John King and his wife, Dora, with their little girl, Ida, live plainly but contentedly upon his small salary. Little Ida has few playthings, her father not being able to purchase more, but... See full summary »
Reviews

Photos

Add Image Add an image

Do you have any images for this title?

Edit

Cast

Cast overview:
Edit

Storyline

John King and his wife, Dora, with their little girl, Ida, live plainly but contentedly upon his small salary. Little Ida has few playthings, her father not being able to purchase more, but to her mind they are the finest ever seen, her favorite being a Teddy bear, with one bind leg missing. In order to make the animal as interesting as possible, her father makes a tiny crutch for it, which fills her childish heart with joy. One morning, as King is on his way to the office where he is employed, he sees a man suddenly taken ill and assists him to return to his residence. This man, William Daly, a wealthy old bachelor, is very grateful for the service, but sees no way of returning the favor at the time. In consequence of this delay, King is quite late to his work and his employer, an irascible old skinflint, gives him a terrific scolding and in spite of King's explanations, discharges him from his service. King returns home greatly cast down and not knowing which way to turn, he tries ... Written by Moving Picture World synopsis

Plot Summary | Add Synopsis

Genres:

Short | Drama

Edit

Details

Country:

Release Date:

19 December 1910 (USA)  »

Company Credits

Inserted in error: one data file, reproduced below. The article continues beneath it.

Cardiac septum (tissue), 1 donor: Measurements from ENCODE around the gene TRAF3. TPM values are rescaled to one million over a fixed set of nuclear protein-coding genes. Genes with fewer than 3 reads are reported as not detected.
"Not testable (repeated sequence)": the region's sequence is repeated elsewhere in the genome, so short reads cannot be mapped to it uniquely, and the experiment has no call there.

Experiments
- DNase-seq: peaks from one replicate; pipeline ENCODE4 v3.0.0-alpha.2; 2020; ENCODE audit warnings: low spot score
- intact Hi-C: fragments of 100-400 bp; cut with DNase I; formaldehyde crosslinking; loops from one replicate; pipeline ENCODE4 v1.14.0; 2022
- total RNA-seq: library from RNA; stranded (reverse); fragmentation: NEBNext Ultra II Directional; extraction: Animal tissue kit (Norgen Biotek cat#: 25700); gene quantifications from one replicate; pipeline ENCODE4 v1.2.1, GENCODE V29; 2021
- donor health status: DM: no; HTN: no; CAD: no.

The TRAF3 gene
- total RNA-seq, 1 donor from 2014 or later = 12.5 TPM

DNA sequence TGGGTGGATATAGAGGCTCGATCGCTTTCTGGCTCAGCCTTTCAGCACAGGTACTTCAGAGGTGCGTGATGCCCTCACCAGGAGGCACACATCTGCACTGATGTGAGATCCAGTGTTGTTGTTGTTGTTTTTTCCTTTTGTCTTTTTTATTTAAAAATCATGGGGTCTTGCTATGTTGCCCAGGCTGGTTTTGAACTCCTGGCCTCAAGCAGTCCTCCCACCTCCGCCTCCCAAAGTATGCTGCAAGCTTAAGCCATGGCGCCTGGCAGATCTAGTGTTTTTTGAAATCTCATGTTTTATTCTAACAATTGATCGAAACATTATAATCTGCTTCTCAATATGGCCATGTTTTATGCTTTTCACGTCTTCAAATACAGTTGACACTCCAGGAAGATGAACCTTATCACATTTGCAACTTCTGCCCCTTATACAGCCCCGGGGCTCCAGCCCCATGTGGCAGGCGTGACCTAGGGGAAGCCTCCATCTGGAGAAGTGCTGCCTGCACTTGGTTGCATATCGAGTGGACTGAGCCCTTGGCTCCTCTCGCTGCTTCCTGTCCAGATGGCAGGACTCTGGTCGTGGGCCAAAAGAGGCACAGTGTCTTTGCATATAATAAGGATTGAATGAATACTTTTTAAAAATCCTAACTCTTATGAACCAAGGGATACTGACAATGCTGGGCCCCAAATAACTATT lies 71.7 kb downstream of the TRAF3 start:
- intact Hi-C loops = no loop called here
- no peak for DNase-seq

Show detailed on  »

Technical Specs

Sound Mix:

Aspect Ratio:

1.33 : 1
See  »

Frequently Asked Questions

This FAQ is empty. Add the first question.

User Reviews

The drama of a child doing childish things in an altogether childish way
11 October 2015 | by (Chicago) – See all my reviews

Discharged for assisting a man ill on the street, a father is reduced to the last extremity. Then his little daughter decides to pawn her Teddy bear, her dearest possession. The gentleman whom her father assisted sees and follows her and learns of the family's situation. Then comes a purchase of the bear and to conclude a Christmas tree at the bachelor's home, laden with all manner of delightful things, but best of all an envelope containing the appointment to a new position. there isn't much drama about it, except the drama of a child doing childish things in an altogether childish way. The heart interest is there and a suspicious moisture lurks around the eyes when the little one trudges away with her bear, her most valuable possession, to secure for her parents the necessaries of life which they cannot provide. - The Moving Picture World, December 31, 1910


0 of 0 people found this review helpful.  Was this review helpful to you?

Contribute to This Page